It was still dark as Harish, from the web site team and who was my escort for the morning, kitted me out in a very fetching Hi-Viz jacket, and obtained the pass I would need to let me airside – escorted of course. The helpful man at the Information desk exchanged my passport for my pass and I was set to go.
The terminal was quiet, with the self-service check-in machines waiting in line for passengers to start to arrive.
Through the secret door I went to find the staff security channel. Quite inadvertently I left both my iPad and liquids in my bag as I sent it through the X-ray. With charm and only a little bit of a raised eyebrow, the staff checked the bag, retrieved the items and scanned it again. You might have thought I should know better after my travels, but somehow this friendly, chatty security seemed so different to my normal experiences. Clearly they knew all the staff coming through, who had to swipe their cards and enter their finger print before proceeding through the arch.
Once airside my first port of call was the Ops Team. These are the guys responsible for the airport between closure and opening, and who make decisions which can impact the arrival of your plane – ‘How wet is the runway – Dry, Damp or Wet?’ a question which can decide what sort of plane is allowed to land and take off.
The first job was to check the lights – ‘Ok, that should only take 10 minutes’ I naively thought – 7,000 lights later……well you don’t actually have to hand check everyone, but the Ops Team Leader took me out in the vehicle they use to inspect the runway. Still dark we started from one end of the runway, drove its full length checking all the lights on the taxiways, exits, and even the building and ramp lighting. The light on stand 22 was out, he noted.
This gave me a unique chance to stand on the 1,500 m long runway – and look down the centre line. The green lights in the picture above mark the runway threshold, after which it is safe for the pilots to land. Further down, you can see yellow and red lights – warning the pilot he is getting to the other end of the runway, and that stopping ought to be his next step.
The number and range of lights is impressive. The Ops Team Controller had to radio to the office to have each set illuminated when they needed to be checked. After years of experience he knew not only where every light should be but whether its failure would close the airport, and which ones had been reported already. The job must come with it’s fair share of worries, after all a lamp out on a foggy day could have dire consequences. Although many of the lamps have self-reporting sensors in them to record if they have failed, the daily visual check is still the best way to be certain all is well. Separate members of the team check the approach lights at both ends of the runway.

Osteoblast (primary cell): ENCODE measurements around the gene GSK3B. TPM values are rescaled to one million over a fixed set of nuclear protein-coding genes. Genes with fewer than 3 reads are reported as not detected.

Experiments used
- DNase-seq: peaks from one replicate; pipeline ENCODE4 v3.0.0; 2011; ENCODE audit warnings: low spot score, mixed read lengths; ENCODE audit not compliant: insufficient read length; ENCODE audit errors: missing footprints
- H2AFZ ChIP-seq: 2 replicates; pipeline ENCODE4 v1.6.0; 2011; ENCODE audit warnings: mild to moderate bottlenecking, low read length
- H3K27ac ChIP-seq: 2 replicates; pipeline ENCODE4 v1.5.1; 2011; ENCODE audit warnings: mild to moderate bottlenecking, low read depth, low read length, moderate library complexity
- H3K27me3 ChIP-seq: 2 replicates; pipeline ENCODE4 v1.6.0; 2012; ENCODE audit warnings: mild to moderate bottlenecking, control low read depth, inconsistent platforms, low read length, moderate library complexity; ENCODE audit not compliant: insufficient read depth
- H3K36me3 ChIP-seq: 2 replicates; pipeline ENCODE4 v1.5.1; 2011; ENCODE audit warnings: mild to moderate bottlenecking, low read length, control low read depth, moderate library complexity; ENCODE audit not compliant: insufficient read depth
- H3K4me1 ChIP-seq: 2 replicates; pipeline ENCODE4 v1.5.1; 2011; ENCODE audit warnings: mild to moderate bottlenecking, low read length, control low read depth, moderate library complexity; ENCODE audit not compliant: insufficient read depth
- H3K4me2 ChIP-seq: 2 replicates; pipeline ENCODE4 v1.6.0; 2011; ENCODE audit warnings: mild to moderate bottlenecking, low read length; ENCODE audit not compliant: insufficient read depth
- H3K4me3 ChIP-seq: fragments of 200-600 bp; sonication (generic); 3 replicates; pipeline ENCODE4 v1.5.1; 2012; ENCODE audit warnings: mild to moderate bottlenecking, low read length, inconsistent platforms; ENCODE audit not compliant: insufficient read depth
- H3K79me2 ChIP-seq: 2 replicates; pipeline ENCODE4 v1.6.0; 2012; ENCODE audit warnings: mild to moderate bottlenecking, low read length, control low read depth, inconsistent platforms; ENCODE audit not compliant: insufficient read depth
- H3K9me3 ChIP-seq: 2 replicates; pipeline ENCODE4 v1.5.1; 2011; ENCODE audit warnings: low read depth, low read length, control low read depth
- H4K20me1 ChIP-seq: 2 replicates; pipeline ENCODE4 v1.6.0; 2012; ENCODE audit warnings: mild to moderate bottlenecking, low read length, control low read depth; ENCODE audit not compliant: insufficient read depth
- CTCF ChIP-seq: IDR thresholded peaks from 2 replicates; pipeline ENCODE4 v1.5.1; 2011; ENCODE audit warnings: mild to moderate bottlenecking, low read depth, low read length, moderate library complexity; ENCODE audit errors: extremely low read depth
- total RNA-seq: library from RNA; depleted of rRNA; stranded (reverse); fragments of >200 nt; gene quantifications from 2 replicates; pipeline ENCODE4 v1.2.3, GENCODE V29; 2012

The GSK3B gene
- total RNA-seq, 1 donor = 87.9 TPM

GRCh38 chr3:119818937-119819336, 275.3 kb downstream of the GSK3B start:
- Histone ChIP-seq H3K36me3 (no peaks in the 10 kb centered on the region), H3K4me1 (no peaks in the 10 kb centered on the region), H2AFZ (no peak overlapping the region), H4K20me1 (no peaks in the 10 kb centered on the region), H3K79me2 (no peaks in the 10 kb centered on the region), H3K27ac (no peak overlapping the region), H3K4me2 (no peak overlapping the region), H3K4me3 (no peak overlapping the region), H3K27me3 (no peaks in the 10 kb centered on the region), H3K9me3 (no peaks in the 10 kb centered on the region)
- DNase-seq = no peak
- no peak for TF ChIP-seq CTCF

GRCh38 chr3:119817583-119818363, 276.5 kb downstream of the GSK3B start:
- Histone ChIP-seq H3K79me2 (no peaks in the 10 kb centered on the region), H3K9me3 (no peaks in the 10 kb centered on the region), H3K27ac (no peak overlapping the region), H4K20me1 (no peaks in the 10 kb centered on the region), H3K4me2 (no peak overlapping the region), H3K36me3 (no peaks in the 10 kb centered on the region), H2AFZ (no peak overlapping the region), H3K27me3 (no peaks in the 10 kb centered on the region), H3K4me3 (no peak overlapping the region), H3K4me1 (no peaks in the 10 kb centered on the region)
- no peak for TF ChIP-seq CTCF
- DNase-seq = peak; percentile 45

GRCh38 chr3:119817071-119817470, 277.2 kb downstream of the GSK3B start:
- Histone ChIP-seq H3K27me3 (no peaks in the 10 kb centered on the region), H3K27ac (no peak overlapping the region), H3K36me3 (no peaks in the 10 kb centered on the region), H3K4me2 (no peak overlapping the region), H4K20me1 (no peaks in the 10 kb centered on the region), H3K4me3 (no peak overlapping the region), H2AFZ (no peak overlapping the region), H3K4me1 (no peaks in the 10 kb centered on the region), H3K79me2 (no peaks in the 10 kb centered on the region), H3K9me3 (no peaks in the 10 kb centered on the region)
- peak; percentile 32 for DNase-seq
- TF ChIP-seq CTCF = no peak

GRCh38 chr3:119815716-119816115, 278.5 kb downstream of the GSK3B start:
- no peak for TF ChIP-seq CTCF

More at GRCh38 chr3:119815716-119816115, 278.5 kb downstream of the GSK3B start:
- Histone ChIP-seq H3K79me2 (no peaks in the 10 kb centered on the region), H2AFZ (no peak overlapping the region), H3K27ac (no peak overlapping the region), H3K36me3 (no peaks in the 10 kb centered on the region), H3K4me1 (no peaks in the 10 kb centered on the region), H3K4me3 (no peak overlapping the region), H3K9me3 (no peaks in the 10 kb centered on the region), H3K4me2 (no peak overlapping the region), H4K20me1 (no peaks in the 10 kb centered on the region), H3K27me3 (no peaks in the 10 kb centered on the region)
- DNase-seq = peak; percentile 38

Replacement of blown lamps occurs during the airport closure period for noise reasons – between Saturday lunchtime and Sunday lunchtime, when no flights come or go.
Around 6.30am the big call is made – the Ops Teams formally hand over the runway to Air Traffic Control, safe in the knowledge that planes can land with everything working properly.
During the visit I finally learned which buildings require red flashing lights and which do not. There is an imaginary area surrounding the airport which is protected from development in order to protect aircraft. Where this is punctured by a building – it needs red lights.
Back in the office the team has a model of an A380 and I wondered if this airport might ever expand enough to accept the whale of the skies, if so, I know that the team I met would be ready for it – with every lamp lit and the runway safe for passengers.
Come back tomorrow for the next installment – Part 2 – Ramp Control – a tale of skis and teams